Shell Scripting in Clojure with Pallet

Let's face it, many of us hate writing shell scripts, and with good reason. Personally, it's not so much the shell language itself that puts me off, but organising everything around it; how do you deploy your scripts, how do you arrange to call other scripts, how do you manage the dependencies between your scripts? Pallet aims to solve these problems by embedding shell script in clojure.

Embedding in Clojure

Embedding other languages in lisp is not a new idea; parenscript, scriptjure (which Pallet's embedding is based on), and ClojureQL all do this.

So what does shell script in clojure look like? Some examples:

(script
  (ls "/some/path")
  (defvar x 1)
  (println @x)
  (defn foo [x] (ls @x))
  (foo 1)
  (if (= a a)
    (println "Reassuring")
    (println "Ooops"))
  (println "I am" @(whomai))

which generates:

ls /some/path
x=1
echo ${x}
function foo(x) {
ls ${x}
 }
foo 1
if [ \\( \"a\" == \"a\" \\) ]; then echo Reassuring;else echo Ooops;fi
echo I am $(whomai)

The aim is to make writing shell script similar to writing Clojure, but there are obvious differences in the language that limit how far that can be taken. To run the code above at the REPL, you'll have to use the pallet.stevedore package.

Escaping back to Clojure

Escaping allows us to embed Clojure values and expressions inside our scripts, in much the same way as symbols can be unquoted when writing macros.

(let [path "/some/path"]
  (script
    (ls ~path)
    (ls ~(.replace path "some" "other)))

We can now write Clojure functions that produce shell scripts. Writing scripts as clojure functions allows you to use the Clojure namespace facilities, and allows you to distribute you scripts in jar files (which can be deployed in a versioned manner with maven)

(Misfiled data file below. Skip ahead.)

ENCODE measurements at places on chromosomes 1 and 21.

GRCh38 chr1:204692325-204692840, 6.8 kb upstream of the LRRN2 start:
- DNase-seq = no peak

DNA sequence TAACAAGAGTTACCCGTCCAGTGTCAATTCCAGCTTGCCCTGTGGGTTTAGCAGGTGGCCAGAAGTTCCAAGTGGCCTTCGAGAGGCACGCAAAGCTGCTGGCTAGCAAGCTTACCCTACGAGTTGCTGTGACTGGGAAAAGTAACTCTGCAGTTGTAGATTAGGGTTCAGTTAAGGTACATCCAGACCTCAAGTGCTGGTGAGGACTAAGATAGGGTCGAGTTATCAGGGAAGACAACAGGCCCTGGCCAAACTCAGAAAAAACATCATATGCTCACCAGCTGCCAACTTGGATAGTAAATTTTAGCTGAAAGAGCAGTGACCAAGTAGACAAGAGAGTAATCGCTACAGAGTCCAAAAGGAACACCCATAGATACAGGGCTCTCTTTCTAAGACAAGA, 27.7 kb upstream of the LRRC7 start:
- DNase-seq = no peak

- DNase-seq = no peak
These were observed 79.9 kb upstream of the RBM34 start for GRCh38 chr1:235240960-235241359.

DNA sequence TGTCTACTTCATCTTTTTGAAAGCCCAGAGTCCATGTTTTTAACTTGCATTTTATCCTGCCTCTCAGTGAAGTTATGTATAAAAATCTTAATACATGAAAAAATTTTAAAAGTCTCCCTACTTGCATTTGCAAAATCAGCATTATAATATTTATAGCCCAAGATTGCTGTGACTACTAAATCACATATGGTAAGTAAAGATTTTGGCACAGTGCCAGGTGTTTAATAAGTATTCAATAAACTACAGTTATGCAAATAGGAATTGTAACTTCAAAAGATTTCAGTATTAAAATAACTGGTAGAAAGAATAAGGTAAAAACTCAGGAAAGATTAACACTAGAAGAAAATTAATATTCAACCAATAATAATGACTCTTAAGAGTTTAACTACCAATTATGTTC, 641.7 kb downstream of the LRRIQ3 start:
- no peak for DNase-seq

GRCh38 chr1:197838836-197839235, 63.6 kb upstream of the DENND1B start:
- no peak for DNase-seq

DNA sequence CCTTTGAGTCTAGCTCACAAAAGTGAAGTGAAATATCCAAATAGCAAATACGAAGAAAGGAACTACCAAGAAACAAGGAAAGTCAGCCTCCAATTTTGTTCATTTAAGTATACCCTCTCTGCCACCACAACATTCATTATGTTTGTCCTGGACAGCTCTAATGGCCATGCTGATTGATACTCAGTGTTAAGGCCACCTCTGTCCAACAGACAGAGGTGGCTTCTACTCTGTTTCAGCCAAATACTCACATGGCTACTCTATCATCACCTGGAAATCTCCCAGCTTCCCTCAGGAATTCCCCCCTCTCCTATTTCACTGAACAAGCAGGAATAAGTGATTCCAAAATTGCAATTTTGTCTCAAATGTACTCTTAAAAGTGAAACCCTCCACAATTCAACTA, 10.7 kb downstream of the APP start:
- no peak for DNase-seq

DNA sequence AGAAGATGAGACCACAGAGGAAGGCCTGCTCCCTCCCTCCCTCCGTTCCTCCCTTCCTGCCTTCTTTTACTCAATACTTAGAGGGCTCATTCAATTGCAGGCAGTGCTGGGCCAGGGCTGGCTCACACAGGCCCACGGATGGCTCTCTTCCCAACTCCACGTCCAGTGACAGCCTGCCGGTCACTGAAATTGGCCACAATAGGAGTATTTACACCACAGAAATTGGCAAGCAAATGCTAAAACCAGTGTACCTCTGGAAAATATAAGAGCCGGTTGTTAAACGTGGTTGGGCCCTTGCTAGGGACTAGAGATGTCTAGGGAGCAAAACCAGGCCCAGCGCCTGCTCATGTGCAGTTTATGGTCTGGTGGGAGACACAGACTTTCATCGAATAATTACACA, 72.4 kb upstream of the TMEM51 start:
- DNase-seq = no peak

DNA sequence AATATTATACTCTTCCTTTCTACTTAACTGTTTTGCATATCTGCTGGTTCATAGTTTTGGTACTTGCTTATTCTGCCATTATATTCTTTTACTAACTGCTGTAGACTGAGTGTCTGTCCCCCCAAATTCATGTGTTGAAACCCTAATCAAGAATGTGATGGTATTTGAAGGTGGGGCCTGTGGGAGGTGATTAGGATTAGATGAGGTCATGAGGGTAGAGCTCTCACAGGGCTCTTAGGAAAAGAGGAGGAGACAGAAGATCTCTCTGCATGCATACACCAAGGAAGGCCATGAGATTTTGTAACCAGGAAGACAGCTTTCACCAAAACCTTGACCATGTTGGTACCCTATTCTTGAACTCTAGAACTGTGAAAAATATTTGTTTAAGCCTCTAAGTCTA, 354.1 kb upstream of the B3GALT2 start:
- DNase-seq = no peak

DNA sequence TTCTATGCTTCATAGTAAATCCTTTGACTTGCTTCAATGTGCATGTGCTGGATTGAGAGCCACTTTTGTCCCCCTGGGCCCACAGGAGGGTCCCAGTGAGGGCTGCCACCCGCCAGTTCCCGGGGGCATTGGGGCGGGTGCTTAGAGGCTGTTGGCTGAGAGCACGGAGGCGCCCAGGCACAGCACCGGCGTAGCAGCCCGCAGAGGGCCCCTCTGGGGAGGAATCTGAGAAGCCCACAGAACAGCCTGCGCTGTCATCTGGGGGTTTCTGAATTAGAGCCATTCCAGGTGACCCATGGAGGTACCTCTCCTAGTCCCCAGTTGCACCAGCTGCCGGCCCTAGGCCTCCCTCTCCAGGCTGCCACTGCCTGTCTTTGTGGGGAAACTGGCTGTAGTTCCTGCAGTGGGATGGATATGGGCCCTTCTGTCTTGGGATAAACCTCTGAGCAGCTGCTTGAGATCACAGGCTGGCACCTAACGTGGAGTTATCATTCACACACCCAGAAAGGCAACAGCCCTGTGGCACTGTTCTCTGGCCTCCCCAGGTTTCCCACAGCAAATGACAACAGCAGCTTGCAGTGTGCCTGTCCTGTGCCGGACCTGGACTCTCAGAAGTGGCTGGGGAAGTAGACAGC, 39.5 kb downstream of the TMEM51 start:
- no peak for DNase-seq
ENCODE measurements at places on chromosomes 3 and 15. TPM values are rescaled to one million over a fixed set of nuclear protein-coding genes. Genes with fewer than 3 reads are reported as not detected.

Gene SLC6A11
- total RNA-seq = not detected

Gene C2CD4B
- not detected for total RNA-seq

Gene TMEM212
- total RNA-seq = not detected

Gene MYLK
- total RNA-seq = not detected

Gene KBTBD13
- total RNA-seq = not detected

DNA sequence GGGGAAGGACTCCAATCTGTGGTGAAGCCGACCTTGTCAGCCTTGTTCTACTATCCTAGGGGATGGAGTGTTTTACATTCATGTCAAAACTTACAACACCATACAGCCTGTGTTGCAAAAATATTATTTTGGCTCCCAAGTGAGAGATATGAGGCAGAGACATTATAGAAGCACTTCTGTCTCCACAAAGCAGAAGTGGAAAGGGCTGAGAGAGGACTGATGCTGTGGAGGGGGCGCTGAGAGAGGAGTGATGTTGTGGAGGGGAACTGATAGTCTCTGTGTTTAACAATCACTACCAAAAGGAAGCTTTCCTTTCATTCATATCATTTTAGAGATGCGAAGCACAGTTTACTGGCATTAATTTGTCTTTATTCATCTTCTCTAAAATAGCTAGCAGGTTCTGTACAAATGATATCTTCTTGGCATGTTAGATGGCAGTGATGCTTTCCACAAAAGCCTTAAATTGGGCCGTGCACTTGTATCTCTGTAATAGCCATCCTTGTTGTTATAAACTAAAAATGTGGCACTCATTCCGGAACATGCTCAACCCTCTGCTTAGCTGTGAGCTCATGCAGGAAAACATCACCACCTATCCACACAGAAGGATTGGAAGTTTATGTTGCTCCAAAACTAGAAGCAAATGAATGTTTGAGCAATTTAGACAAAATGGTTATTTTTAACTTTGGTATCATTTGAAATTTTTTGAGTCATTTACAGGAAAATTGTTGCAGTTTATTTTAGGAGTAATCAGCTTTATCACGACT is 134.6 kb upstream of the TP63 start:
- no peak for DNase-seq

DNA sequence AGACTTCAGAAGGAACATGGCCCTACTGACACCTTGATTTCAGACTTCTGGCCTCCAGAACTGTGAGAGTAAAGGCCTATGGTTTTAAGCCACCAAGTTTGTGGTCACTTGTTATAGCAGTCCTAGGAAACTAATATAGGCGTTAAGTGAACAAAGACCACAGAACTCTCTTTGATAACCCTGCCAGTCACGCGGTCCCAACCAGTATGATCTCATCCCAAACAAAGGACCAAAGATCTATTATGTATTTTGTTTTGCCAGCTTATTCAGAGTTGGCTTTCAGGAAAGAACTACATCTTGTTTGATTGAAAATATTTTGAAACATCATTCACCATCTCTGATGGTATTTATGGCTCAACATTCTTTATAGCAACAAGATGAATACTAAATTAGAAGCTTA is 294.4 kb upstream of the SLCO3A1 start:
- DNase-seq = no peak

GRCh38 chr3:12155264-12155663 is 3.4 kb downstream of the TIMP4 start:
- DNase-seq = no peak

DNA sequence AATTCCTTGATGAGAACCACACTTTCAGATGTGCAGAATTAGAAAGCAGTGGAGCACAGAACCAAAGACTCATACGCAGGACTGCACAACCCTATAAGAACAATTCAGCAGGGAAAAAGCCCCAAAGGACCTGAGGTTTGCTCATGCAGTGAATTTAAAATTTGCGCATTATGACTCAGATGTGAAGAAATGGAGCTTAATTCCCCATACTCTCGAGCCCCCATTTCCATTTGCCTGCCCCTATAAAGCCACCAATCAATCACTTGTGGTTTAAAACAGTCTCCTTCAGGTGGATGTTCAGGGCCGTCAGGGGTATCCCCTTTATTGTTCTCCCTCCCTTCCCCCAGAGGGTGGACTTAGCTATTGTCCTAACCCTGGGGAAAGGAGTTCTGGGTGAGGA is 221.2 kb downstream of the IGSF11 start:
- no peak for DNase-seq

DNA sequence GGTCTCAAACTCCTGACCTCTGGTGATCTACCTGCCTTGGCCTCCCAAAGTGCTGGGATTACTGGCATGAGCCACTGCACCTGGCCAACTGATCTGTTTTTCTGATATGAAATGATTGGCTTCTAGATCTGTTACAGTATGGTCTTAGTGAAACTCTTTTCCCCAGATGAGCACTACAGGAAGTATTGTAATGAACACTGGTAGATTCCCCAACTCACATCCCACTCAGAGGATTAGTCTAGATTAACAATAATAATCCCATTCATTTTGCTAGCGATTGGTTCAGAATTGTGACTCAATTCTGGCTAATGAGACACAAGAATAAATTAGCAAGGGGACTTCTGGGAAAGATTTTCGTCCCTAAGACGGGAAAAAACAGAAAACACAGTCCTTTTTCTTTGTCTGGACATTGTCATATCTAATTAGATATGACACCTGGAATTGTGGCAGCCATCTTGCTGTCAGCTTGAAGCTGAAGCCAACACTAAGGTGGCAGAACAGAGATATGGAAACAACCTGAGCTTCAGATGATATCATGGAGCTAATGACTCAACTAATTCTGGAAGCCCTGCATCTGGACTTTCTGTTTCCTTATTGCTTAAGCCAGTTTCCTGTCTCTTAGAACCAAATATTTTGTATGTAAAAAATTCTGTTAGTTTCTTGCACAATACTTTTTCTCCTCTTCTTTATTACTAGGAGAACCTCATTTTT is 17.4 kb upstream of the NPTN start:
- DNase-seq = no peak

(defn list-path [path]
  (script
    (ls ~path)
    (ls ~(.replace path "some" "other)))

Composing scripts

Pallet allows the scripts to be combined. do-script concatenates the code pieces together.

(do-script
  (list-path "path1")
  (list-path "path2"))

chain-script chains the scripts together with '&&'.

(chain-script
  (list-path "path1")
  (list-path "path2"))

checked-script finally allows the chaining of scripts, and calls exit if the chain fails.

(checked-script "Message"
  (list-path "path1")
  (list-path "path2"))

Conclusion

Writing shell script in Clojure gives access to Clojure's namespace facility allowing modularised shell script, and to Clojure's packaging as jar files, which allows reuse and distribution. The ability to compose script fragments leads to being able to macro-like functions, such checked-script, and you could even use Clojure macros to generate script (but I haven't thought of a use for that, yet).

The syntax for the embedding has arisen out of practical usage, so is far from complete, and can definitely be improved. I look forward to hearing your feedback!

UPDATE: stevedore now requires a binding for *template*, to specify the target for the script generation. This should be a vector containing one of :ubuntu, :centos, or :darwin, and one of :aptitude, :yum, :brew.